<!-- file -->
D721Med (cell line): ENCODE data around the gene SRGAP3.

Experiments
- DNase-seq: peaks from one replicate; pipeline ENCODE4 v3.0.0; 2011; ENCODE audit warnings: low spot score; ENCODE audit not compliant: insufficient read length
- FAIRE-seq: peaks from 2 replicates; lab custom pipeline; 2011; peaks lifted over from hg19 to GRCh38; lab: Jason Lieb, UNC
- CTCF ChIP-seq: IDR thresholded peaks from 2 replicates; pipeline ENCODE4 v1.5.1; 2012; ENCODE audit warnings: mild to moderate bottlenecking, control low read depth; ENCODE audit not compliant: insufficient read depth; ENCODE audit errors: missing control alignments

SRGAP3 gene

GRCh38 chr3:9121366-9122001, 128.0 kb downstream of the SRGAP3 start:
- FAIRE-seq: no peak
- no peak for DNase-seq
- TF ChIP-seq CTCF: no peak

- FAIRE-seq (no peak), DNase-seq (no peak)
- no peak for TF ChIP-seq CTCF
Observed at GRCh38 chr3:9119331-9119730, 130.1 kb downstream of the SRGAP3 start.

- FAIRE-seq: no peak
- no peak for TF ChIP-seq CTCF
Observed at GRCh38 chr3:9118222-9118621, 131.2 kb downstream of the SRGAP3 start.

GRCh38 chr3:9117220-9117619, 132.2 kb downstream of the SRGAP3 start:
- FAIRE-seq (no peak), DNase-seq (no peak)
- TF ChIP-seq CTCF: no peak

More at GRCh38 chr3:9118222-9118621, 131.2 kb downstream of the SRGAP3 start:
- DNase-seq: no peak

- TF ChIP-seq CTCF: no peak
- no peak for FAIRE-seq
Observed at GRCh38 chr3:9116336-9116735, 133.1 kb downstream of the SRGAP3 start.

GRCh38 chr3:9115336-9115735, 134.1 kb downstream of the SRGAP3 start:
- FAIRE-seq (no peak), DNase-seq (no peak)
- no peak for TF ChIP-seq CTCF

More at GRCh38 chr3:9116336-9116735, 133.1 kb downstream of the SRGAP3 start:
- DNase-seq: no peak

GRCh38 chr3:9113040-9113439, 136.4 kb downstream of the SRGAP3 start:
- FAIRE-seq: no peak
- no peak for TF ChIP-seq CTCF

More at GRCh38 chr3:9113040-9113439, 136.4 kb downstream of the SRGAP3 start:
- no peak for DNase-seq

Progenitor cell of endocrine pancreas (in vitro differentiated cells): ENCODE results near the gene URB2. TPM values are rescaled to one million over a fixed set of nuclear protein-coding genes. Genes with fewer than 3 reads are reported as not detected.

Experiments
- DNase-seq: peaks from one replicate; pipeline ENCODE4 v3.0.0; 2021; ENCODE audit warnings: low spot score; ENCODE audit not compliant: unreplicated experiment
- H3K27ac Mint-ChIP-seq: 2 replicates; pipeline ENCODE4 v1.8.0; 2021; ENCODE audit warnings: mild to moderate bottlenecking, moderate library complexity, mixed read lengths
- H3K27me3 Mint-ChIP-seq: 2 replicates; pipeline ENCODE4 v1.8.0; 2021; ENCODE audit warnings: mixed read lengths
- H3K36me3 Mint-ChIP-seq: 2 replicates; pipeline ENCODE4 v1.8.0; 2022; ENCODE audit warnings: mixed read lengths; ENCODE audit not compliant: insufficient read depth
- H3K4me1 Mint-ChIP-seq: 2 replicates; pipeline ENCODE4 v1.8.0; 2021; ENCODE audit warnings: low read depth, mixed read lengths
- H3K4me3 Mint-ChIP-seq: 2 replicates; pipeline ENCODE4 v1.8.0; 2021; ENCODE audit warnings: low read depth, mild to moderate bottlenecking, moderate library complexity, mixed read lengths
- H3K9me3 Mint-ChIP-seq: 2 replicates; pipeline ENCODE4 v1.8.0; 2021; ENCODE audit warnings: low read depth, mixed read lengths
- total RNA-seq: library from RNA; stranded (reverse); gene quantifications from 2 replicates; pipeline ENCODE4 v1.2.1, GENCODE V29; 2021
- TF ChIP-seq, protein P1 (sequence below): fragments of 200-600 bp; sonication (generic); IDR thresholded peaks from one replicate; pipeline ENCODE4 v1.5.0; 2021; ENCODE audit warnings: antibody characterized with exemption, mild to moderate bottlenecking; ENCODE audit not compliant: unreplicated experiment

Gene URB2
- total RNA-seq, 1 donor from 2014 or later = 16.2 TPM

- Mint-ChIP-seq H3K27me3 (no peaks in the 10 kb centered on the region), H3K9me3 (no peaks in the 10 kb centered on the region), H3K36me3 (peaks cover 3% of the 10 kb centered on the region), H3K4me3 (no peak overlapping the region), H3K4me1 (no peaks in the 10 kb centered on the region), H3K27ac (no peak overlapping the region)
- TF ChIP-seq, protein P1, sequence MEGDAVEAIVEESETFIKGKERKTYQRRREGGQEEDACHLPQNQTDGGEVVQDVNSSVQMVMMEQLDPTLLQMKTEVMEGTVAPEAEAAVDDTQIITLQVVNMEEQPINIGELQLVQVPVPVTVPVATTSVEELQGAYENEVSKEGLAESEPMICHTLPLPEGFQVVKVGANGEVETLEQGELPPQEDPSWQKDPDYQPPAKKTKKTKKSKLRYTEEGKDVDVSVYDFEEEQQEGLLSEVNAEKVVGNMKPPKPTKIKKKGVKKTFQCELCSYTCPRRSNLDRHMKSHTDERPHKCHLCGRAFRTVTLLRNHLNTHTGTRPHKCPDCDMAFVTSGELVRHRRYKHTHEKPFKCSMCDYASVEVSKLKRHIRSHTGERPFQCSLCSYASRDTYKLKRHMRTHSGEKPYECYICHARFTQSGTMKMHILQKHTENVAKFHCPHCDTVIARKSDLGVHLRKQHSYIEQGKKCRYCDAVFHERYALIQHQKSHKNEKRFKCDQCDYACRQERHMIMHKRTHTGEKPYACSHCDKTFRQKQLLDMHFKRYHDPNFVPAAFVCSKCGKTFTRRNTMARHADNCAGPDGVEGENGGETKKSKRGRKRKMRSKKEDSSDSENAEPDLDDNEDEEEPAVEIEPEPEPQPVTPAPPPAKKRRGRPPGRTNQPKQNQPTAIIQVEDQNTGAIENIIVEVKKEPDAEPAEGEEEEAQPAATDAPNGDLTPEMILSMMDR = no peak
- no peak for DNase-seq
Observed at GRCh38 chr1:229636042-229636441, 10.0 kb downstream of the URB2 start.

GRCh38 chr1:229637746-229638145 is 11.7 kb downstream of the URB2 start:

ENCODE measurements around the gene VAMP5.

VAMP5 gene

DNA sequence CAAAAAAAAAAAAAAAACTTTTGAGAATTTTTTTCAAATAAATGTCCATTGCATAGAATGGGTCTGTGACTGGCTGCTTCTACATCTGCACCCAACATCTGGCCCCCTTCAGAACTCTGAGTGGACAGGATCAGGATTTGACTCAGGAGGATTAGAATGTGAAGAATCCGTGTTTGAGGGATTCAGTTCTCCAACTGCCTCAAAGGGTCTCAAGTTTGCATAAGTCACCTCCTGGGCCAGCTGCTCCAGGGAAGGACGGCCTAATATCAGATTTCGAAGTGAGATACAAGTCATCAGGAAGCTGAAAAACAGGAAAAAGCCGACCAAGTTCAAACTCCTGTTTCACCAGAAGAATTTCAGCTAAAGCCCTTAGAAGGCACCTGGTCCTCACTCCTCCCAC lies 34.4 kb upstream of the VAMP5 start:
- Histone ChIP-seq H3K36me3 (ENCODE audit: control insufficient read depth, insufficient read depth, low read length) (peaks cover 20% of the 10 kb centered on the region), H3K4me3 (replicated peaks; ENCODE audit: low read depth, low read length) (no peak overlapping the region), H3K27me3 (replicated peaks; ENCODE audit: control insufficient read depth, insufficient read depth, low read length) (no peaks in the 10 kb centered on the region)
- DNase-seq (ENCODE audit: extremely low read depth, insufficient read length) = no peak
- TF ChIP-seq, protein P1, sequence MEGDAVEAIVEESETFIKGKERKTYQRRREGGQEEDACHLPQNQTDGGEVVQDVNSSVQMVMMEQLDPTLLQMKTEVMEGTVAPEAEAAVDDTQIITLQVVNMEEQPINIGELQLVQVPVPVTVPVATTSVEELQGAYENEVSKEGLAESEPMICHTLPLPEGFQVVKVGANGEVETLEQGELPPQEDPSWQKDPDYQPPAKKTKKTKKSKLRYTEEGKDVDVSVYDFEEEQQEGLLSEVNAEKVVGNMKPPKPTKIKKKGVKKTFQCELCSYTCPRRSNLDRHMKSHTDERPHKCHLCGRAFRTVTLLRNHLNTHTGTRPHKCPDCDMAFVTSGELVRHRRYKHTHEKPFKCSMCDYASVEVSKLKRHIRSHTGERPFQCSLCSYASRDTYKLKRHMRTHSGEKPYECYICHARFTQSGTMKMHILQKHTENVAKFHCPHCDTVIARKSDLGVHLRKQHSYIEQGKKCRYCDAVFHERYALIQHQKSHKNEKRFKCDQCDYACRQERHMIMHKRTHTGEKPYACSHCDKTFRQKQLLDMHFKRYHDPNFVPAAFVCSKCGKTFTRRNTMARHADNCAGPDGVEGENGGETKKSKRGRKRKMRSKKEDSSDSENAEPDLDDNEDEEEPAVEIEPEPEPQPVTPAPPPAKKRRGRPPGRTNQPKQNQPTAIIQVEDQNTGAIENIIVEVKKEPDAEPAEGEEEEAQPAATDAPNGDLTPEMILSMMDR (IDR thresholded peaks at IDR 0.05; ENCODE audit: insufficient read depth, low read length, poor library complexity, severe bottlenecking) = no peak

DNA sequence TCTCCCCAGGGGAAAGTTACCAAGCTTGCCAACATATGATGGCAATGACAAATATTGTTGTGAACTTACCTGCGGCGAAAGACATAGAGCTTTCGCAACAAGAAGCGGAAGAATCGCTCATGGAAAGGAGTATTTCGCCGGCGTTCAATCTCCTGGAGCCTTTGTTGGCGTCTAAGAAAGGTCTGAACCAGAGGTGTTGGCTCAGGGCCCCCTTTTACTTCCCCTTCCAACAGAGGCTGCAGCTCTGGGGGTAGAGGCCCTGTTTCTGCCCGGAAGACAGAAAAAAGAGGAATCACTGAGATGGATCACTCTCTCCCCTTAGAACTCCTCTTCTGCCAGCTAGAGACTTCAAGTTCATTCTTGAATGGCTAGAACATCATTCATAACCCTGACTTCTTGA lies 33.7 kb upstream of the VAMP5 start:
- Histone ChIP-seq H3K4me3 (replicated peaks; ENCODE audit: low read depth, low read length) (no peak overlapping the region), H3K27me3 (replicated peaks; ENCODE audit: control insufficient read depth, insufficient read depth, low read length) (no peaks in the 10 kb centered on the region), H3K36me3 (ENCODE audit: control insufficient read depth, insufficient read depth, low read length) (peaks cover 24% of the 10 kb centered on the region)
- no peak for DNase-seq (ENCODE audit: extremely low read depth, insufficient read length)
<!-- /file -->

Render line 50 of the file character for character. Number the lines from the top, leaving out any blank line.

- no peak for DNase-seq